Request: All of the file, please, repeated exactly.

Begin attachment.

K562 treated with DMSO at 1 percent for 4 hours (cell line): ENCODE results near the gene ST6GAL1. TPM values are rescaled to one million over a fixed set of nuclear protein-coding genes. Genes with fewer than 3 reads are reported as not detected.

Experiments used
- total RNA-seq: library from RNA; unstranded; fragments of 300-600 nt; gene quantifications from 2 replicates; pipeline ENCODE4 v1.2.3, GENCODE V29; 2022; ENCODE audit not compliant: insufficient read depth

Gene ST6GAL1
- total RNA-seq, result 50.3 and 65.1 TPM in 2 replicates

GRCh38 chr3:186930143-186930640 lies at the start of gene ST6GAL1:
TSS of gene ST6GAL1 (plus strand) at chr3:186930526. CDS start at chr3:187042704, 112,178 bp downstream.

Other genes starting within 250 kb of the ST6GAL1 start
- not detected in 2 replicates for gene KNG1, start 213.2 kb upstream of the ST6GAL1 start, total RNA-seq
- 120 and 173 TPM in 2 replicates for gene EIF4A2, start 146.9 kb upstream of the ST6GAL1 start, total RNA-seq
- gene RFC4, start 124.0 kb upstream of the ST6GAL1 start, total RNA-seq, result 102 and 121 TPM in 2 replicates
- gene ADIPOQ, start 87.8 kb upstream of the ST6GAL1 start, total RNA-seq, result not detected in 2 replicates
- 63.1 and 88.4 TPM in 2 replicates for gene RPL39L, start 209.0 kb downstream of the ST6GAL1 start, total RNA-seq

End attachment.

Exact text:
K562 treated with DMSO at 1 percent for 4 hours (cell line): ENCODE results near the gene ST6GAL1. TPM values are rescaled to one million over a fixed set of nuclear protein-coding genes. Genes with fewer than 3 reads are reported as not detected.

Experiments used
- total RNA-seq: library from RNA; unstranded; fragments of 300-600 nt; gene quantifications from 2 replicates; pipeline ENCODE4 v1.2.3, GENCODE V29; 2022; ENCODE audit not compliant: insufficient read depth

Gene ST6GAL1
- total RNA-seq, result 50.3 and 65.1 TPM in 2 replicates

GRCh38 chr3:186930143-186930640 lies at the start of gene ST6GAL1:
TSS of gene ST6GAL1 (plus strand) at chr3:186930526. CDS start at chr3:187042704, 112,178 bp downstream.

Other genes starting within 250 kb of the ST6GAL1 start
- not detected in 2 replicates for gene KNG1, start 213.2 kb upstream of the ST6GAL1 start, total RNA-seq
- 120 and 173 TPM in 2 replicates for gene EIF4A2, start 146.9 kb upstream of the ST6GAL1 start, total RNA-seq
- gene RFC4, start 124.0 kb upstream of the ST6GAL1 start, total RNA-seq, result 102 and 121 TPM in 2 replicates
- gene ADIPOQ, start 87.8 kb upstream of the ST6GAL1 start, total RNA-seq, result not detected in 2 replicates
- 63.1 and 88.4 TPM in 2 replicates for gene RPL39L, start 209.0 kb downstream of the ST6GAL1 start, total RNA-seq